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Jonny
2006-Mar-19, 12:09 PM
While MacM's thread (http://www.bautforum.com/showthread.php?t=39342) asking about length contraction was closed until he decides to resume discussion, it did seem to bring up other interesting questions. In particular it appears to me that not all "mainstream proponents" (for lack of a better word) have the same concept of length contraction. I would like to explore this in more depth.

I was taught in high school that a moving object is contracted in the direction of motion, and that this has been proven experimentally. However, a couple posts (1 (http://www.bautforum.com/showpost.php?p=705041&postcount=12), 2 (http://www.bautforum.com/showpost.php?p=704523&postcount=6)) suggest mainstream physics does not believe this anymore. In fairness, both posts are from the same user, so this may just be a misunderstanding. But none of the other mainstream posters commented on this or corrected this, which makes me wonder what is going on.

So in summary, the topic of discussion here is:
Does mainstream physics still believe that a moving object is contracted in the direction of motion, and that this has been proven experimentally?

Your comments are much appreciated.

johntsang
2006-Mar-19, 01:30 PM
The question was asked and answered ...
... length contraction WITH time dilation ... Both.

Because the answer is so simple, everybody repeat it, it may not be tested (?!)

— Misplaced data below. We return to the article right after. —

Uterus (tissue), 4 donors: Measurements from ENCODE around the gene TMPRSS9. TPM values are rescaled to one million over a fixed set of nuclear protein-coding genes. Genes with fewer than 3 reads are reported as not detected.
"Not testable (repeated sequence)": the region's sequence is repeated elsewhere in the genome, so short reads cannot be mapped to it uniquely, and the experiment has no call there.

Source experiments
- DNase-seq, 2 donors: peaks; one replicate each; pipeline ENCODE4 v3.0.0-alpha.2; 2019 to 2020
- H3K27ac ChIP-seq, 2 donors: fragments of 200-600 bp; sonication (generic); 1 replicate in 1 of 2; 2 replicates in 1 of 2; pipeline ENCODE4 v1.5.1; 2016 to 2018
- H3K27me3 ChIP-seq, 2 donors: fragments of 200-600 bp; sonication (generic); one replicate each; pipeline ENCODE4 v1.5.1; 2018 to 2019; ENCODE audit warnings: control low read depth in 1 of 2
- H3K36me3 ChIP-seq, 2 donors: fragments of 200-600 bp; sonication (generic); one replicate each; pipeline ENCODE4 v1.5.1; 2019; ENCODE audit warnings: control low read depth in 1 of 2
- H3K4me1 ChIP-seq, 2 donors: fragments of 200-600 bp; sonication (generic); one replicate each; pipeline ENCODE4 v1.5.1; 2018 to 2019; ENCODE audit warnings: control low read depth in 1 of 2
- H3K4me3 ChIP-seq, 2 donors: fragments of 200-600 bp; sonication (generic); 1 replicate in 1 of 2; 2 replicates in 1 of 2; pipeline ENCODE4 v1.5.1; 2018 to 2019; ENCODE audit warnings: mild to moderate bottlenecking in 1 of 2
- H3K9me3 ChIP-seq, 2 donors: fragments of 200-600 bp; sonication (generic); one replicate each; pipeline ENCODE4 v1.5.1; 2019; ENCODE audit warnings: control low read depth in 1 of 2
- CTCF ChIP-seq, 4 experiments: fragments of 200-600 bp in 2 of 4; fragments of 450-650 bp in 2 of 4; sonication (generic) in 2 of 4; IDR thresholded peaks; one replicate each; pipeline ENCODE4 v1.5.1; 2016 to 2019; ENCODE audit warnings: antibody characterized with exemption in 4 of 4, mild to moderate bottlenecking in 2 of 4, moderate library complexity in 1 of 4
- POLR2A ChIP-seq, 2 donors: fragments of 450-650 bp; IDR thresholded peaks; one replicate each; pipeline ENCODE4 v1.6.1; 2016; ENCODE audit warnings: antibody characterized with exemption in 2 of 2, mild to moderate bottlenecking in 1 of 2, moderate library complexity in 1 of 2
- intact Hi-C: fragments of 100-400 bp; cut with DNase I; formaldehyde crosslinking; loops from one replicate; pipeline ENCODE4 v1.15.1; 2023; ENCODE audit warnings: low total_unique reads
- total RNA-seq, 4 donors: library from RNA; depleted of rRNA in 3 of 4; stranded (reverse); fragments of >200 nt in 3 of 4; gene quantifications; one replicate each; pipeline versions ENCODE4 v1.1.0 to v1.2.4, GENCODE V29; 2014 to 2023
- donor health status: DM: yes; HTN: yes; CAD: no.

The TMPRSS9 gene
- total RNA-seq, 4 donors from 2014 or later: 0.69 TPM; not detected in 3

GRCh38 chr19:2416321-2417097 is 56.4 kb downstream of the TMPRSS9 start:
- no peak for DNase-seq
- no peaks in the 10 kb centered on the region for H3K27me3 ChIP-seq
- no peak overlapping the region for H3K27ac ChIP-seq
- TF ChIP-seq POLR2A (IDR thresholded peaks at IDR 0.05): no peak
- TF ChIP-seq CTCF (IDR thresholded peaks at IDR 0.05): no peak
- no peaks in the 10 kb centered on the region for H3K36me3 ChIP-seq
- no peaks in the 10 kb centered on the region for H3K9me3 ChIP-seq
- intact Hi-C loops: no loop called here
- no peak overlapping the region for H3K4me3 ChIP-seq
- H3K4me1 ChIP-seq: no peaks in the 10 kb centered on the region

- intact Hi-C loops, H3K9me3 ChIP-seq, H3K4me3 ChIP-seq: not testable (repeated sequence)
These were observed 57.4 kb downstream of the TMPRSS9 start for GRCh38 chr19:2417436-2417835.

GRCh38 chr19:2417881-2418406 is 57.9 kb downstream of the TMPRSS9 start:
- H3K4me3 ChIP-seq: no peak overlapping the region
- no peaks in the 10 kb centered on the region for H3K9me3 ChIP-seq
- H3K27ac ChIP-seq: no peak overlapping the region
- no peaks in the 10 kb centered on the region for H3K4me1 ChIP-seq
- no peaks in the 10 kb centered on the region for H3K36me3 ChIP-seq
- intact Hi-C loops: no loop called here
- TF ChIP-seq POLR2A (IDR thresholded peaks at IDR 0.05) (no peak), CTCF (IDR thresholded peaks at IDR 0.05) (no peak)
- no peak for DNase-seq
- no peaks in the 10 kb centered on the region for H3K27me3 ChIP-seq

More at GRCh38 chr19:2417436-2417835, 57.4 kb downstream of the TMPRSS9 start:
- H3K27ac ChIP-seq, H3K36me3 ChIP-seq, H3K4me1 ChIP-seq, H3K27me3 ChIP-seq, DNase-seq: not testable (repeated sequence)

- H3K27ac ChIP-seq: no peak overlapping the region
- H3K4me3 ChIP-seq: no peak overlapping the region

If you are looking for some ATM explanation, why not try the 4T instead of 3D1T ? start here http://www.draaisma.net/rudi/science...onal_time.html .

Tim Thompson
2006-Mar-19, 11:52 PM
Does mainstream physics still believe that a moving object is contracted in the direction of motion, and that this has been proven experimentally?
The question is ambiguous & misleading, and therefore impossible to answer.

The ambiguity is found in the words "moving object is contracted ... ". Contracted, according to whom? According to an observer on the object and moving with it, there will be no contraction of the object. According to an outside observer, moving with respect to the object, then it will appear to be contracted (in a purely 1-dimensional analysis, and therein lies the misleading part). However, the amount of contraction depends on the observer, and it is expected that a large number of different observers will report a large number of different contractions. So which contraction is "real", if any? You must specify the observer before the question can be answered.

As for the misleading part, in real, 3D space, there is never a contraction of any real 3D object, nor has the mainstream ever held that there was. The contraction you are thinking of is a teaching tool meant to simplify the problem and reveal fundamental physics, and is valid in one and only one dimension. All real, 3D objects, analyzed in all 3 dimensions, will appear to rotate in 3 dimensions and not contract. This is due to the mixing of multiple "contractions", simultaneously in all 3 dimensions. All of this is explained in excruciating detail in the best book on relativity ever written (in my own humble, but nevertheless correct, opinion): Spacetime Physics (http://www.amazon.com/gp/product/0716723271/qid=1142812011/sr=2-1/ref=pd_bbs_b_2_1/103-2879456-7642219?s=books&v=glance&n=283155), by Taylor & Wheeler (W.H. Freeman, 2nd ed., 1992).

Nereid
2006-Mar-20, 12:24 AM
While MacM's thread (http://www.bautforum.com/showthread.php?t=39342) asking about length contraction was closed until he decides to resume discussion, it did seem to bring up other interesting questions. In particular it appears to me that not all "mainstream proponents" (for lack of a better word) have the same concept of length contraction. I would like to explore this in more depth.